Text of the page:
If you are in Port Lincoln, one of the best things you can do is get on a boat and get out on the water. The best testament to this is the sheer number of boats moored in and around Port Lincoln.
Fishing is a big deal in Port Lincoln and commercial fishing boats can often be found in the harbours. The bay is large protects the water quite well, making it still as a reflecting pond. Fish can be found swimming around everywhere, just walk out on the jetty and look down.
We got out on a decent sized boat for some fishing around the bay. There are many small islands that play host to all sorts of marine and bird life. Even if fishing is not for you, we’d highly recommend getting out just to see the flora and fauna.
The bay provides a lot of protection and so the water is often mirror-flat. Even those who don’t do so well on the water should be okay within the confines of the bay.
Day 5: Port Lincoln (Coffin Bay, Lincoln National Park, Sleaford)
Go ahead and get some Coffin Bay oysters. Yeah, it’s cliche but, yeah, they are good. We found a small food joint by the side of the road but we’d say you could probably get them from anywhere and they’d be delicious.
Coffin Bay as a national park is quite nice offers some pretty good hiking along the coastline but for us was quite a quick stop. While beautiful, there is other much more stunning scenery along the Eyre Peninsula.
Sleaford is one such place. A rugged coastline and rocky outcrops make for some stunning views out across the ocean. There are rock formations here similar to the famed Twelve Apostles, but they seem older – as if the harsh environment has been wearing them away for longer.
Heading along the coast is a must to capture these views. Soon, significant hiking trails will be opened up along the Eyre Peninsula – more on this in a future post.
In addition to this, just a little behind the coastline, the scenery opens up to some magnifiicent sand dunes. Amongst these are some fantastic four wheel drive routes.
We took two cars (you wouldn’t want to take any less) and headed through the dunes in the afternoon sun. It was a beautiful scene to have the sun setting over the dunes behind the moody ocean skies, however, we’d strongly advise entering the routes with plenty of daylight ahead of you (unlike we did).
Being unfamiliar with the routes, we got separated from the lead car – and no less we got separated at a fork in the road! As hinted at earlier, this is the most lost we got on this trip. We really didn’t want to be solo four-wheel-driving through dunes we were unfamiliar with after dark so as the sun began to set we began to look for a safe spot off the path where we could set up our tents.
After noting a few areas we decided to try just around the next bend. Off in the distance was our lead car! We signalled and avoided having to camp in the dunes for the night. This was definitely for the best for, as an interesting aside, we were later told the park is actually full of bear traps once you venture off the tracks. We’re not sure if this is true but pretty happy to not have found out.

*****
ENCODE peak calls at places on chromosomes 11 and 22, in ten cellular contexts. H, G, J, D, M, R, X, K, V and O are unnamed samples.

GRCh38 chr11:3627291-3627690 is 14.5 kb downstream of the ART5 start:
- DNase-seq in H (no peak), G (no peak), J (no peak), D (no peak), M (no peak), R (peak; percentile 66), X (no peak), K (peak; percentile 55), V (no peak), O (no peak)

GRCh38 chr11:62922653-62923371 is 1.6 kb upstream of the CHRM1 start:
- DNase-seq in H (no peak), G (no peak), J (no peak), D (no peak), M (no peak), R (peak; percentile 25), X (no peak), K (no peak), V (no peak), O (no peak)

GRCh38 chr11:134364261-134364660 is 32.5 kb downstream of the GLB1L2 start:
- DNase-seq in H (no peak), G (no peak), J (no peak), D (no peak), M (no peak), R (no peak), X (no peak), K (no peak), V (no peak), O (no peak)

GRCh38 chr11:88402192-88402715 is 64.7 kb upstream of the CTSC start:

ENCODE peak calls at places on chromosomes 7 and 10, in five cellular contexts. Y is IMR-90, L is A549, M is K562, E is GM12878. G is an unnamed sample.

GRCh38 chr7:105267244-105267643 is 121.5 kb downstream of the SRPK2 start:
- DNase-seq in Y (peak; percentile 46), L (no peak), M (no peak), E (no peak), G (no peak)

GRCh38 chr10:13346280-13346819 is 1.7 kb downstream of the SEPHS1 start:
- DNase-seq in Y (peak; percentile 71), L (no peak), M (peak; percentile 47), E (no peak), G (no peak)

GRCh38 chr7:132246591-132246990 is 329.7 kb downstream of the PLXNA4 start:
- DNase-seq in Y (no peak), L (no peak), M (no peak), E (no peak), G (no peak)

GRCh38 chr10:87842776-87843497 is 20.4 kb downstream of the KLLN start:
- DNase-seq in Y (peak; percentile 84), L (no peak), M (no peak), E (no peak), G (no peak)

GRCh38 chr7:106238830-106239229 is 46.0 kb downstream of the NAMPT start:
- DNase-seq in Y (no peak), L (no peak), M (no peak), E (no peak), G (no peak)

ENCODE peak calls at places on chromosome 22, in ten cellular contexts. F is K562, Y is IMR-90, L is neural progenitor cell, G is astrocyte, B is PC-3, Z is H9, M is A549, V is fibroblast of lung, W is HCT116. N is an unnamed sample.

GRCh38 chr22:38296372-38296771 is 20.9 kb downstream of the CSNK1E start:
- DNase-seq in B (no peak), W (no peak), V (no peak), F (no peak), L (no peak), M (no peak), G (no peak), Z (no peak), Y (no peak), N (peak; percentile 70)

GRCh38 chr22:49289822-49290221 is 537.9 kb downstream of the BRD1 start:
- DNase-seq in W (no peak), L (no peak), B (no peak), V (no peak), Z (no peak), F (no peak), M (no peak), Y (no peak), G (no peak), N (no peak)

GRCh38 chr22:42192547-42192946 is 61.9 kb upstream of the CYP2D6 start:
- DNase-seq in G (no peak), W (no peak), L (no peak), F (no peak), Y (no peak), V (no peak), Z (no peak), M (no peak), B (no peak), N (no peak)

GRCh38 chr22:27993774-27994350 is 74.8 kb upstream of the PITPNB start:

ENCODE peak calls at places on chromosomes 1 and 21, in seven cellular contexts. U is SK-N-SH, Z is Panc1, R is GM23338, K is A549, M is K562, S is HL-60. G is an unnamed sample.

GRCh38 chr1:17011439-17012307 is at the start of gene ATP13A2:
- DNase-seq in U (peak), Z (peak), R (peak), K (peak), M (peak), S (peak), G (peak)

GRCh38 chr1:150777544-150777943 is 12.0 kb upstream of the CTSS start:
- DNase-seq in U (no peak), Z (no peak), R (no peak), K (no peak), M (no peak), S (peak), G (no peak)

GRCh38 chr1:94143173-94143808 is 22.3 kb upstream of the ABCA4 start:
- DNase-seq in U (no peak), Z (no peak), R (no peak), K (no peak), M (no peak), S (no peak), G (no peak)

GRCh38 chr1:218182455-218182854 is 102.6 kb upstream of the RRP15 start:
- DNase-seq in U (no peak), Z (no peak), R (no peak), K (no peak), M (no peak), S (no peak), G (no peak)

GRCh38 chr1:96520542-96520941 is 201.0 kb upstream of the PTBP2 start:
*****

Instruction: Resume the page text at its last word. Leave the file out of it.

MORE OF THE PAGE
The dunes were so stunning, we came back the next day to explore the tracks more and get more photos. Then time dictated we must move on from Port Lincoln.
Day 6: Port Lincoln to Robe
(via Cowell, Whyalla, Port Augusta, Snowtown, Adelaide, Meningie)
Heading back to Melbourne we passed the small towns of Cowell, Whyalla, Port Augusta, Snowtown, Meningie.
We decided to stop at the unfortunately infamous Snowtown, where we got served a nice lunch by some nice folks. We looked at their wind farm blade which was gifted by the energy company that set up all the wind farms nearby.
This night we arrived in Robe. Robe was a standout gem of a small town. We stopped at a local bottle shop as we arrived, got a six pack of Robe beer and headed out to our campsite – Little Dip Conservation Park. This is a great little campsite (Old Man Lake Campground) next to a Lake (but without the bugs and stench that can often come with camping near a lake). No fires allowed but a spectacular moon provided all the light we needed. After setting up camp we wandered down to the lake for some night shots and astrophotography.
Camping in amongst the trees made it one of the spookiest camps we had on this trip but I think at this point we both greatly appreciated the feeling of solitude.
Day 7: Robe to Melbourne
(via Mt Gambier)
In the morning we began the final leg, driving back to Melbourne by way of Mt Gambier. We were racing the clock a little at this point and so didn’t stop to see any of the typical touristy things on offer around Mt. Gambier. Instead we stopped at a local servo for fuel and some pretty ordinary food.
If we had a bit more time, we would have taken the Great Ocean Road back to Melbourne. Driving from Robe, this would have added about two extra hours of travel time. Ordinarily we’d say quite worth it but at this point we were both spent.
After approximately 3500km of driving we were just ready to be home. Ironically despite this decision, I think this trip taught us not to neglect the beauty that is close to home. Thinking about it, while we might tell ourselves that the Twelve Apostles will always be there and we can see them any time, the truth is that isn’t the case. They are already well underway, eroding into the ocean.